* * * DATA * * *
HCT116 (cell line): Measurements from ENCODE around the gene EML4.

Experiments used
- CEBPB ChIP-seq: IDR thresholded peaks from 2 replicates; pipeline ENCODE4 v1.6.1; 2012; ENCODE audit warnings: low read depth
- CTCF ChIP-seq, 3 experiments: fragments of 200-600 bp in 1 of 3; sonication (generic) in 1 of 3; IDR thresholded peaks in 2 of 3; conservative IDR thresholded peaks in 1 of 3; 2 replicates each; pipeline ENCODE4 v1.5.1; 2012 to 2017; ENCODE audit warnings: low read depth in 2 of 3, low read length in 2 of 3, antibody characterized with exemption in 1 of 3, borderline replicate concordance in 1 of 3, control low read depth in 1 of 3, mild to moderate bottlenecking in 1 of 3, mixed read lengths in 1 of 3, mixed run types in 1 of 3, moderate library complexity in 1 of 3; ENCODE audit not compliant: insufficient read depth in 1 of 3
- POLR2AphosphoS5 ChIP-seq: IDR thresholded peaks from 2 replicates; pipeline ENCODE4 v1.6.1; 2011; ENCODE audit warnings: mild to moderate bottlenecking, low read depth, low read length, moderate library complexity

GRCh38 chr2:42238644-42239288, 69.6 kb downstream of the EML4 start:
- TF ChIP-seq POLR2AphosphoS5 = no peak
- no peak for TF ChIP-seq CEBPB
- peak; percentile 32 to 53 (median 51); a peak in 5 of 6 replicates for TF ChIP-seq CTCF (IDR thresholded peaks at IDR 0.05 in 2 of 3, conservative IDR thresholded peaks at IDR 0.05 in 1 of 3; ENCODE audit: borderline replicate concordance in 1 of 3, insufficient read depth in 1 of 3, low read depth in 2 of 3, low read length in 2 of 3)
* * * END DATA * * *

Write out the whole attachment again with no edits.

HCT116 (cell line): Measurements from ENCODE around the gene EML4.

Experiments used
- CEBPB ChIP-seq: IDR thresholded peaks from 2 replicates; pipeline ENCODE4 v1.6.1; 2012; ENCODE audit warnings: low read depth
- CTCF ChIP-seq, 3 experiments: fragments of 200-600 bp in 1 of 3; sonication (generic) in 1 of 3; IDR thresholded peaks in 2 of 3; conservative IDR thresholded peaks in 1 of 3; 2 replicates each; pipeline ENCODE4 v1.5.1; 2012 to 2017; ENCODE audit warnings: low read depth in 2 of 3, low read length in 2 of 3, antibody characterized with exemption in 1 of 3, borderline replicate concordance in 1 of 3, control low read depth in 1 of 3, mild to moderate bottlenecking in 1 of 3, mixed read lengths in 1 of 3, mixed run types in 1 of 3, moderate library complexity in 1 of 3; ENCODE audit not compliant: insufficient read depth in 1 of 3
- POLR2AphosphoS5 ChIP-seq: IDR thresholded peaks from 2 replicates; pipeline ENCODE4 v1.6.1; 2011; ENCODE audit warnings: mild to moderate bottlenecking, low read depth, low read length, moderate library complexity

GRCh38 chr2:42238644-42239288, 69.6 kb downstream of the EML4 start:
- TF ChIP-seq POLR2AphosphoS5 = no peak
- no peak for TF ChIP-seq CEBPB
- peak; percentile 32 to 53 (median 51); a peak in 5 of 6 replicates for TF ChIP-seq CTCF (IDR thresholded peaks at IDR 0.05 in 2 of 3, conservative IDR thresholded peaks at IDR 0.05 in 1 of 3; ENCODE audit: borderline replicate concordance in 1 of 3, insufficient read depth in 1 of 3, low read depth in 2 of 3, low read length in 2 of 3)